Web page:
Wednesday, 11 August 2010

The Party Line

On tuesdays I go to Baby Cafe. All the babies three months old and younger go to one room, older babies to another, accompanied by mums of course. It's a drop in session where you can chat to other mums, babies get to meet on the mat, and for a couple of quid you get a spud or sandwich that you've not had to juggle baby in order to make (in the early weeks that was a godsend to me). More importantly for those that are just getting used to breastfeeding, it's a friendly environment for your first public feed, and there's always a health visitor around to advise.

Which brings me to the point of this post...

Today the health visitor did her usual thing: she had an informal chat to each of us, checking we're were happy, no questions, feeding (breast or formula) going well. The conversation went along these lines:

"How are you today? How's the feeding going?"
"Fine thank you. A bit tired but that's to be expected."
"Why? How often is she feeding overnight?"
"About every two to three hours."
"Hmm... you really ought to be trying to stretch that to four hourly, day and night. Are you sure you've got enough milk for her? Can you tell whether your breasts are becoming full again?"

I've got several problems with that last bit:
  1. A nine week old formula fed baby may well be able to go to four hourly feeds, but it's much less likely that a breast fed baby can do so: breast milk is more easily (i.e. quickly) digested than formula, and they are more likely to take just as much as they need to feel full (as opposed to bottle fed where they may end up taking more than they need). When I checked with health visitor number two at baby clinic this afternoon she told me this: demand feeding (i.e. feed whenever the baby wants milk) is the NHS breast-feeding strategy and all health visitors should be advising as such.
  2. Rather than ask me if my milk supply is good (something that's rather difficult to work out), how about ask me about Baby Badger's weight gain and number of nappies (something that's easy to quantify and gives a good indication of if she's getting enough)?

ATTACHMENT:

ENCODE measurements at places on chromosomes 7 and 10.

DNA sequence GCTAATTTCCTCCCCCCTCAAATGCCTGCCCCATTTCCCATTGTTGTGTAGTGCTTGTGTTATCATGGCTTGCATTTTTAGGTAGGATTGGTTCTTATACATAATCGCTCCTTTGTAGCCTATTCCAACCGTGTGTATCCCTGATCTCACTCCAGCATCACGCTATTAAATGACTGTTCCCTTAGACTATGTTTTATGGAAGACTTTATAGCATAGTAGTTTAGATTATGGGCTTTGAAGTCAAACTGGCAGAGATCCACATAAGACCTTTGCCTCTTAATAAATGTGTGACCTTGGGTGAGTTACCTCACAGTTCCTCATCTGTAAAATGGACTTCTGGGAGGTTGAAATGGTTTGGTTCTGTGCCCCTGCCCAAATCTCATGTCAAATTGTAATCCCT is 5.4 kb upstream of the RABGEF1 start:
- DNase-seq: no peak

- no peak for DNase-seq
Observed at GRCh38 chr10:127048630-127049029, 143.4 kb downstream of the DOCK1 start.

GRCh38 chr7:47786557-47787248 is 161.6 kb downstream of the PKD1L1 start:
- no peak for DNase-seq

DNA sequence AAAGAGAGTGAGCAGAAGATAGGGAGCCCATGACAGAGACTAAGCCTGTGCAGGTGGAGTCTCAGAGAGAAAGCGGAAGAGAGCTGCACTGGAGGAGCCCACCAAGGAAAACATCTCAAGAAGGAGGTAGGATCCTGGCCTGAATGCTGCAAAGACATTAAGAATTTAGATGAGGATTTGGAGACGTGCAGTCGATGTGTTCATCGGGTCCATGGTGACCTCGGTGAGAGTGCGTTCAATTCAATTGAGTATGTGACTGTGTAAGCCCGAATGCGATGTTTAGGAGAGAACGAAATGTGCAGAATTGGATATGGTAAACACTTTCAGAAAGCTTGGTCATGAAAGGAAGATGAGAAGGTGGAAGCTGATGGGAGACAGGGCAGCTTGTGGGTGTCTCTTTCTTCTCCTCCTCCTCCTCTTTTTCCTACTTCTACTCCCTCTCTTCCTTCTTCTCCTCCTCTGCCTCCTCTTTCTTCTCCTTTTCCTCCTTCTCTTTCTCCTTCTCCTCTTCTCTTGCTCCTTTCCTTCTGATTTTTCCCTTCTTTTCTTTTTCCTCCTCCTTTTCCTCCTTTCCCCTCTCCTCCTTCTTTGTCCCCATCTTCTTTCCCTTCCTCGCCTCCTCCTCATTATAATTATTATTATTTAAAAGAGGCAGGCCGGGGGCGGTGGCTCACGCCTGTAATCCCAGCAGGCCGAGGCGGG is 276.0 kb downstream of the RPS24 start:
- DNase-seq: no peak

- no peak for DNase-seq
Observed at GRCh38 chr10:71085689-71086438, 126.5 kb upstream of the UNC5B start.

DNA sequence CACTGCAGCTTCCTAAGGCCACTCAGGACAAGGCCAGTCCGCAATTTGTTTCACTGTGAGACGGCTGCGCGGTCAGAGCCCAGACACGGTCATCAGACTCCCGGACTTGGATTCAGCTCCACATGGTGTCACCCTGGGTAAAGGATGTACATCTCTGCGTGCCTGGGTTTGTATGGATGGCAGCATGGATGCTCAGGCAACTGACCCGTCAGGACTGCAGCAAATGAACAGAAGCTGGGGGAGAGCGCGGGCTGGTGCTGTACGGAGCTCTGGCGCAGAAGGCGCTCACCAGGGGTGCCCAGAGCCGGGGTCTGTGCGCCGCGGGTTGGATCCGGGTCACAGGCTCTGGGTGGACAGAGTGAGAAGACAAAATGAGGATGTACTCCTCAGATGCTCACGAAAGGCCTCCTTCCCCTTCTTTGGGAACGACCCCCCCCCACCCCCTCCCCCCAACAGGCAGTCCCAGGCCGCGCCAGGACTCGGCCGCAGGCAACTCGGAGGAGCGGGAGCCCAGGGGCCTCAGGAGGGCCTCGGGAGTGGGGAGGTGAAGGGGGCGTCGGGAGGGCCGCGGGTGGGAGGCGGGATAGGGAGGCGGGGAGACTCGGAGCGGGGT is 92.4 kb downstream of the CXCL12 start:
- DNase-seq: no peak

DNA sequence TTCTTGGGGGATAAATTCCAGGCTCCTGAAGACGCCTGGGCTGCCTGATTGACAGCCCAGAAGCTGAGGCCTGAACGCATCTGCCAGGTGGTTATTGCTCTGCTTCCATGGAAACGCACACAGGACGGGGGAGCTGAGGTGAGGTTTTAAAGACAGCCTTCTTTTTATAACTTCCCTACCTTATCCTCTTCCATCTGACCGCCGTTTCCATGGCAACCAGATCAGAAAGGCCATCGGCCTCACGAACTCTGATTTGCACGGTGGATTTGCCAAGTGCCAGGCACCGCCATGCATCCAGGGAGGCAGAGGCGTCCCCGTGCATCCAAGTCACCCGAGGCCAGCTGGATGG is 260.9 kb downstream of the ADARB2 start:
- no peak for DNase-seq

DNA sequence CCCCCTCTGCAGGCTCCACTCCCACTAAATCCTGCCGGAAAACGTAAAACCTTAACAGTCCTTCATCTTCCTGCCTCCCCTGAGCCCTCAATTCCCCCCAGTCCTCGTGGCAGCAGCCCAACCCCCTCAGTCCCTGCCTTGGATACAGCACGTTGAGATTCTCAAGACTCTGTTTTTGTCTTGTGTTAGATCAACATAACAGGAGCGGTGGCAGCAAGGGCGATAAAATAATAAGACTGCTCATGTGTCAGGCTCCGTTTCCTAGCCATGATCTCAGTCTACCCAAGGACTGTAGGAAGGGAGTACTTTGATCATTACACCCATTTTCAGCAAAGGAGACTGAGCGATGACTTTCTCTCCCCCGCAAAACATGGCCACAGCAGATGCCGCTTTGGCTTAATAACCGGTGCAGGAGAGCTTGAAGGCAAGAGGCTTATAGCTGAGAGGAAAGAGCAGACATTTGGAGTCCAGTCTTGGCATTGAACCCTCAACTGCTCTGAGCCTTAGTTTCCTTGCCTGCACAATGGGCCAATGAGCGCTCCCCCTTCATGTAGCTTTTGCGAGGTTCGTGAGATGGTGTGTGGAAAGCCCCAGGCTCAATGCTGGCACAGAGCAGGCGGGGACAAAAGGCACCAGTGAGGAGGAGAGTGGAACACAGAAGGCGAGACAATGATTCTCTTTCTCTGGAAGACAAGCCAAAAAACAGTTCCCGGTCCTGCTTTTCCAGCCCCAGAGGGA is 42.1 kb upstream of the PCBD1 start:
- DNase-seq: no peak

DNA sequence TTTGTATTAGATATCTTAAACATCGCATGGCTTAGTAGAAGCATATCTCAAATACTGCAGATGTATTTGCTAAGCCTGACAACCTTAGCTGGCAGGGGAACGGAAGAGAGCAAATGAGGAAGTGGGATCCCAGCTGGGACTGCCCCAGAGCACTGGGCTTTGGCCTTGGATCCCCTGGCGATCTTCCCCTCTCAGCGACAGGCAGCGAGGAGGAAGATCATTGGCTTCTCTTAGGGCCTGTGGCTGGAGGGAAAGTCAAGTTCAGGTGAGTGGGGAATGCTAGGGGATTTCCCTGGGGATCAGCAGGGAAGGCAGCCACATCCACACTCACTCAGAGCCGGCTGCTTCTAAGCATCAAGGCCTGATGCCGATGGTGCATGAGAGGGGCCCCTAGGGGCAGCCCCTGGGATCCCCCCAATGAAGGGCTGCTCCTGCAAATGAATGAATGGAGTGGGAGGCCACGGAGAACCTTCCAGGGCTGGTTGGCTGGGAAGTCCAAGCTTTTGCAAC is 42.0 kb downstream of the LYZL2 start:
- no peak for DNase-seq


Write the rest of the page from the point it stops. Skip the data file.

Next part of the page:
3. A mother less inquisitive/confident/bolshy than myself may not have asked for a second opinion regards the four hourly feeding, and could have had the seeds of doubt planted regarding her milk supply. Health visitors are meant to be supportive!

This is not a post abusing the NHS. I can't fault the care I've received during pregnancy, birth and beyond. I perhaps haven't received as much attention as some, but that's fine as I've had a pretty easy ride of it. What I do expect from the NHS is that the staff should have the same up to date information and provide consistent and good advice. That isn't always happening (I experienced similarly conflicting advice while in hospital with Baby Badger).

Image: photostock /

1 comment:

  1. I agree, it's shocking how many health professionals give out of date, anecdotal advice about breastfeeding. I think that what you're doing: reading up on proper advice, going out there and feeding your baby is the best way to normalise breastfeeding in society. It's sadly so rare these days that there isn't a normal support network of informed family and friends like there might have been, say, 70 years ago. You might be interested to read 'The Politics of Breastfeeding' if it's something you feel strongly about.


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